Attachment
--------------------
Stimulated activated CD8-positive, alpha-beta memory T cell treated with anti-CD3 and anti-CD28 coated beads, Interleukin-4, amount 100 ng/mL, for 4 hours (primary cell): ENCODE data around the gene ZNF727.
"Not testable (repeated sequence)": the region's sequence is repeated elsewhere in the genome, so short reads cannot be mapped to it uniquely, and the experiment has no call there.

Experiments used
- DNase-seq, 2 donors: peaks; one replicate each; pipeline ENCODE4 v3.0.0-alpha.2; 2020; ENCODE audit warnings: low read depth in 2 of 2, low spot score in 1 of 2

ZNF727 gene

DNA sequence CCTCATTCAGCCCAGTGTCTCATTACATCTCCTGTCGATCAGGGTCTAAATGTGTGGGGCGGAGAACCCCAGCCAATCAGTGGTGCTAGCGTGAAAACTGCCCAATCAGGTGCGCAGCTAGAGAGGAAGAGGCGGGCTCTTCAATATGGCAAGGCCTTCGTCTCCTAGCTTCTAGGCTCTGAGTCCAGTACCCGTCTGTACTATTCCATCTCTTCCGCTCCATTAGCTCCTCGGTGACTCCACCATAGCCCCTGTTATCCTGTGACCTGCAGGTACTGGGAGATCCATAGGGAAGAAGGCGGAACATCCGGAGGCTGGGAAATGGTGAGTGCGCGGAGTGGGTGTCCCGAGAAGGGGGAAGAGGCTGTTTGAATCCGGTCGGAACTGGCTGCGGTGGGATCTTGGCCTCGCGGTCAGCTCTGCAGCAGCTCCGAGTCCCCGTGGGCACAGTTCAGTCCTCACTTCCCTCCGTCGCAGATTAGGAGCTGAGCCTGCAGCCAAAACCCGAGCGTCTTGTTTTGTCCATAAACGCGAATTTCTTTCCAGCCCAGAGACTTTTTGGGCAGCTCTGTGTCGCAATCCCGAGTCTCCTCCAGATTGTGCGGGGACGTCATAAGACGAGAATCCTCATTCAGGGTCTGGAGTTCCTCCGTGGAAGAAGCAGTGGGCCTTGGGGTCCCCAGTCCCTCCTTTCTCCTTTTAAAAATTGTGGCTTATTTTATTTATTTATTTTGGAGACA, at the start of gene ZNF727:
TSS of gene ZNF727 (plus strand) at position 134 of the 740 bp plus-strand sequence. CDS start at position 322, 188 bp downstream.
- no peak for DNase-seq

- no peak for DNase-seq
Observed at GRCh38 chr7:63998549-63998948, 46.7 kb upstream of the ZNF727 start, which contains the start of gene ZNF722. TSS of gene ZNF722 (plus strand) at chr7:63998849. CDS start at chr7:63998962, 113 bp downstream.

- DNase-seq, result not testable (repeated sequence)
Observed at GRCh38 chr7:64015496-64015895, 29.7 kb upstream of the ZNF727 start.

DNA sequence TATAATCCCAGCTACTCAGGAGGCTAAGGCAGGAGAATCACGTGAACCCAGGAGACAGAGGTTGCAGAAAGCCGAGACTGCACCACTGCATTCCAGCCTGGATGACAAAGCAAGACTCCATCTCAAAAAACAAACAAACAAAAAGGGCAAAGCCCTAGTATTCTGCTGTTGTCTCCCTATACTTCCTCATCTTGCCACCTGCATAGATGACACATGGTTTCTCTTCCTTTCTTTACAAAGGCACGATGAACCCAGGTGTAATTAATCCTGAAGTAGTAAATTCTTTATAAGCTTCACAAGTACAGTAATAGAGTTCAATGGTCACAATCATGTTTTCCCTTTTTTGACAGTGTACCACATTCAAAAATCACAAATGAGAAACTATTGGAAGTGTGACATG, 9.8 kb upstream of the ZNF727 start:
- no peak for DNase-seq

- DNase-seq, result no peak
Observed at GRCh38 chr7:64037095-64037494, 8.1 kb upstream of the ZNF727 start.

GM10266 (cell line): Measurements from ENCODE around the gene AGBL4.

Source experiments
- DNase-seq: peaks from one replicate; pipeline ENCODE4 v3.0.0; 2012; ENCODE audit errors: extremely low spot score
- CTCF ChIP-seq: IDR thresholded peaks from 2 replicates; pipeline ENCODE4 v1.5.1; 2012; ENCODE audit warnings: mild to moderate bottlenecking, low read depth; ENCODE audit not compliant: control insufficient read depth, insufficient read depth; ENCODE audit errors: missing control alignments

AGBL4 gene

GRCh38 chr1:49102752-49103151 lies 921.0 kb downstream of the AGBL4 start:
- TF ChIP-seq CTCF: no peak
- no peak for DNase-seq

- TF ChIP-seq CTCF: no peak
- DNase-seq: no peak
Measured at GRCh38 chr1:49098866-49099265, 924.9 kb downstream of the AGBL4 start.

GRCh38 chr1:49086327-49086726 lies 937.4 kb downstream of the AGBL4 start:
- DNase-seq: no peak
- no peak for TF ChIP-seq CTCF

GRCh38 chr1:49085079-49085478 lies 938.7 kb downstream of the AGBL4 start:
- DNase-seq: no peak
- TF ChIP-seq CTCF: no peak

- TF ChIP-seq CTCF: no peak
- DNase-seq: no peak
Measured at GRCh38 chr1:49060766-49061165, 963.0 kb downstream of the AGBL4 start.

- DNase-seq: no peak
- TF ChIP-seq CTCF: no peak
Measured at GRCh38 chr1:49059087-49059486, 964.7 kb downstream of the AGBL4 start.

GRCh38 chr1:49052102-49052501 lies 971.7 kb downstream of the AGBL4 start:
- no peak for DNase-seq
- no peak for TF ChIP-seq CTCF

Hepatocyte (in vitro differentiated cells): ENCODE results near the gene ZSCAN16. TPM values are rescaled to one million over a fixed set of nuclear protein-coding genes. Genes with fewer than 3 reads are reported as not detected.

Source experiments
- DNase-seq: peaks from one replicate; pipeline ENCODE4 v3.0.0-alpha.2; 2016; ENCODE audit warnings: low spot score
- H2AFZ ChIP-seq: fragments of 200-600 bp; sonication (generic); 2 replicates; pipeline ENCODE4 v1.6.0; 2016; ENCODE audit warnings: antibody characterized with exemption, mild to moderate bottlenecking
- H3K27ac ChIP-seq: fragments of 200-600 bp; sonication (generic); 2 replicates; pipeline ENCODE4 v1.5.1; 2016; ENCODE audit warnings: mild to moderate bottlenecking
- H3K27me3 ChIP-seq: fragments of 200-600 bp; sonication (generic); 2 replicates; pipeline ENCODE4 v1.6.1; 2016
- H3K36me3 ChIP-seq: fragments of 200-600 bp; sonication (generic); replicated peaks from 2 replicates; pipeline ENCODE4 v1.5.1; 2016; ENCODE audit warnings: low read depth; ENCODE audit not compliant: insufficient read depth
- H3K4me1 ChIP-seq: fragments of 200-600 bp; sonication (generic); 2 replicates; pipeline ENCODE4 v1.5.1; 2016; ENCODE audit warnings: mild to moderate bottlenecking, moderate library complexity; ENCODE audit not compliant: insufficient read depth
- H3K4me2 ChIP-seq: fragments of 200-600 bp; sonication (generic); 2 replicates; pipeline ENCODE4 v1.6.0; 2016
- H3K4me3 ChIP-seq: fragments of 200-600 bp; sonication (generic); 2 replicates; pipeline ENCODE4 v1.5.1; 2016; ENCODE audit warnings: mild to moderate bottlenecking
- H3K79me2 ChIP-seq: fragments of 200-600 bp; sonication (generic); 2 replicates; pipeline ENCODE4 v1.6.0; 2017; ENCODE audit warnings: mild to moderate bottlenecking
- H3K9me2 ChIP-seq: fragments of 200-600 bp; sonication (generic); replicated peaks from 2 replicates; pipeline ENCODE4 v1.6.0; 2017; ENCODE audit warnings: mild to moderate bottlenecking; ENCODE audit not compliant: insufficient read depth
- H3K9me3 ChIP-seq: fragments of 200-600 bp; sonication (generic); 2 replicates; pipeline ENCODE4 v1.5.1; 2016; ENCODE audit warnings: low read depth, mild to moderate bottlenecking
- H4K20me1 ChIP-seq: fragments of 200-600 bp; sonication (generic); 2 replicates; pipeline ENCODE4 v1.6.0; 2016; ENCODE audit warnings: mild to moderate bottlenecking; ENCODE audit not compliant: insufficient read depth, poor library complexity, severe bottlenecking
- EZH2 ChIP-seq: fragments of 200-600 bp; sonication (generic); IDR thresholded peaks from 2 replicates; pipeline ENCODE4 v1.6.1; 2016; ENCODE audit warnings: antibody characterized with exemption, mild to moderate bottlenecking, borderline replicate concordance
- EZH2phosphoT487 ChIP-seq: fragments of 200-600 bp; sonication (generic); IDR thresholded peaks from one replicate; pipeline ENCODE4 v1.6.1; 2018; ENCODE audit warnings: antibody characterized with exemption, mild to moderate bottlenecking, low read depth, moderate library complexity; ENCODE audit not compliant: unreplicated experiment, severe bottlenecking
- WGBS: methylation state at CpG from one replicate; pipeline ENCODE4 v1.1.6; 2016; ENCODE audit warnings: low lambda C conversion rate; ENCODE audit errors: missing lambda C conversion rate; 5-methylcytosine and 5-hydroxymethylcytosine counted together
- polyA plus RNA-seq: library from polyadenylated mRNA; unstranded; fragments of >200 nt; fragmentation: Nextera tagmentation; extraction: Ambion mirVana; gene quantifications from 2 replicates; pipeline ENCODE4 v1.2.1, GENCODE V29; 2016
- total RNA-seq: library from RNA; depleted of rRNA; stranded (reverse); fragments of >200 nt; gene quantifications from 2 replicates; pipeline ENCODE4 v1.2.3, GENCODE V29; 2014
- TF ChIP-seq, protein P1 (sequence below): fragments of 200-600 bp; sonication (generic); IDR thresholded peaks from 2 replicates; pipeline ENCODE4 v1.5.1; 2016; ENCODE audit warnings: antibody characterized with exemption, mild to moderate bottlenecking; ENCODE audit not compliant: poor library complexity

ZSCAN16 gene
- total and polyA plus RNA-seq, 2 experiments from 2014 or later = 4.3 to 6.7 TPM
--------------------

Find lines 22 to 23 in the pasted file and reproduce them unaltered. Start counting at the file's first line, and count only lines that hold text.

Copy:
GRCh38 chr1:49102752-49103151 lies 921.0 kb downstream of the AGBL4 start:
- TF ChIP-seq CTCF: no peak